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Clinical Correlations of Positive Herpes Simplex PCR in Cerebrospinal Fluid

Alessandro, Lucas, MD*; Wilken, Miguel, MD*; Farez, Mauricio F., MD, MPH†,‡; Arias Cebollada, Eugenia, MD§; Mora, Andrea C., MD; Cammarota, Ángel, MD*; Del Castillo, Marcelo, MD

doi: 10.1097/NRL.0000000000000215
Original Article

Objectives: Herpes simplex viruses (HSV) can produce encephalitis (HSE), which requires early detection, typically using polymerase chain reaction (PCR) in cerebrospinal fluid (CSF). However, other neurological conditions not directly caused by HSV may also present with a positive HSV PCR in the CSF (NCNHPCR+). We aimed to analyze the clinical features of both groups of patients (HSE vs. NCNHPCR+) and to consider the potential relevance of this finding in the latter.

Methods: A retrospective analysis of clinical presentation, workup (CSF, EEG, and MRI) and outcome of patients with an HSV+ result in CSF was conducted from Jan-2007 to Sep-2015 in our institution. Patients under 18 years and those with nonencephalitic HSV associated disorders were excluded. Group comparison between HSE and NCNHPCR+ patients was conducted using parametric and nonparametric tests accordingly.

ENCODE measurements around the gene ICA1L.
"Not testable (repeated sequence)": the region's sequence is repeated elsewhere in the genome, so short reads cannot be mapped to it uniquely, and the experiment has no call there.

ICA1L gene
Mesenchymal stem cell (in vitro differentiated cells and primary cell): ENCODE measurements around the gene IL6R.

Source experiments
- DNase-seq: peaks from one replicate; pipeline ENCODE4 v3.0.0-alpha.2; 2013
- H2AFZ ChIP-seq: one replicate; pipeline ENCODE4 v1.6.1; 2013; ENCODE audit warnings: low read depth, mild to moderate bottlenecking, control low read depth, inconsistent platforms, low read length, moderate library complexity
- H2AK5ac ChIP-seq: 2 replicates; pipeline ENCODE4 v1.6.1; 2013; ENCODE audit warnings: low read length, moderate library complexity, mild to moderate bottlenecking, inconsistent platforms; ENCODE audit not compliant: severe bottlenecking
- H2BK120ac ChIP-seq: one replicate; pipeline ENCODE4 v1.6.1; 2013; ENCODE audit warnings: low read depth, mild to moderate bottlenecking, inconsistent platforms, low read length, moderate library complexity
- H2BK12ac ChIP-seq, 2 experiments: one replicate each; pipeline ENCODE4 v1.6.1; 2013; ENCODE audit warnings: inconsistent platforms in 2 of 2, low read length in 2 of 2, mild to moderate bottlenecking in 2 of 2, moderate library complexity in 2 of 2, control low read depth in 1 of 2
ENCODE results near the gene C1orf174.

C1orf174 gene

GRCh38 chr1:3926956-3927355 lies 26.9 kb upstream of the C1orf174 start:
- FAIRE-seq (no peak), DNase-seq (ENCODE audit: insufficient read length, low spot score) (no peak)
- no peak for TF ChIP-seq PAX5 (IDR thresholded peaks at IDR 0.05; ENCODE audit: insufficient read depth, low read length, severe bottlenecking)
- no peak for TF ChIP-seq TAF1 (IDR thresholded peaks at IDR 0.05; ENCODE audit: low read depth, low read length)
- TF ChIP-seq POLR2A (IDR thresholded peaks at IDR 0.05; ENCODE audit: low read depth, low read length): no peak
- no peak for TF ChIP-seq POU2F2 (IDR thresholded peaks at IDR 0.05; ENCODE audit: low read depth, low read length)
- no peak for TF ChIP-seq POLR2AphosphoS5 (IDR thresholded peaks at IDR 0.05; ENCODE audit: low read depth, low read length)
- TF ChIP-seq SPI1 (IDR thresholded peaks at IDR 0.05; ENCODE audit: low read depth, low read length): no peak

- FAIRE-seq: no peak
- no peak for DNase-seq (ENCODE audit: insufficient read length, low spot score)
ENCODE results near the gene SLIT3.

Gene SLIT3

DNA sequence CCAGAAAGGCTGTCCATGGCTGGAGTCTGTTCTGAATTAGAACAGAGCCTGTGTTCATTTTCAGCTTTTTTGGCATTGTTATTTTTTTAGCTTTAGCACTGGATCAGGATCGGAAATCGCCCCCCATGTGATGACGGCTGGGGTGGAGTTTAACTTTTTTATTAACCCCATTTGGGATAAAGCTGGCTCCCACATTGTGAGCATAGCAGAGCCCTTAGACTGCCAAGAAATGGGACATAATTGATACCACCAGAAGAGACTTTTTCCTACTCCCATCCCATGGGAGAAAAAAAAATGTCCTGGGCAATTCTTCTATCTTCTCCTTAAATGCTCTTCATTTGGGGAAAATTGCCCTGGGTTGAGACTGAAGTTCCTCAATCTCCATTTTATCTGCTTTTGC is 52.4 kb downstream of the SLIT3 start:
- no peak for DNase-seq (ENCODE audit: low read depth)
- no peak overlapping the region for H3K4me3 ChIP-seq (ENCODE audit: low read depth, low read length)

Results: Sixteen HSE and 23 NCNHPCR+ patients were included. Patients with HSE presented a higher incidence of headache (87.5% vs. 43.5%; P=0.008), meningeal symptoms (50% vs. 17.4%; P=0.04), pleocytosis (75% vs. 18%; P=0.001), EEG abnormalities (46.67% vs. 22%; P=0.02) and typical MRI findings (50% vs. 0%; P<0.001), whereas 35% of patients with NCNHPCR+ had an underlying immunologic disorder (35% vs. 0%; P=0.012).

Conclusions: The pathogenic role of HSV in NCNHPCR+ is uncertain. This finding must be interpreted in the appropriate clinical, EEG, and neuroimaging context. Immunocompromise and neuroinflammation states could be related to a higher presence of HSV in CSF.

Departments of *Neurology

§Molecular Biology

Infectology, Raúl Carrea Institute for Neurological Research (FLENI)

Center for Research on Neuroimmunological Diseases (CIEN)

Center for Epidemiology, Biostatistics, and Public Health (CEBES), Buenos Aires, Argentina

The authors declare no conflict of interest.

Reprints: Lucas Alessandro, MD, Raúl Carrea Institute for Neurological Research (FLENI). Montañeses 2325, Buenos Aires C1428AQK, Argentina. E-mails: lalessandro@fleni.org.ar; lucas.alessandro.1987@gmail.com.

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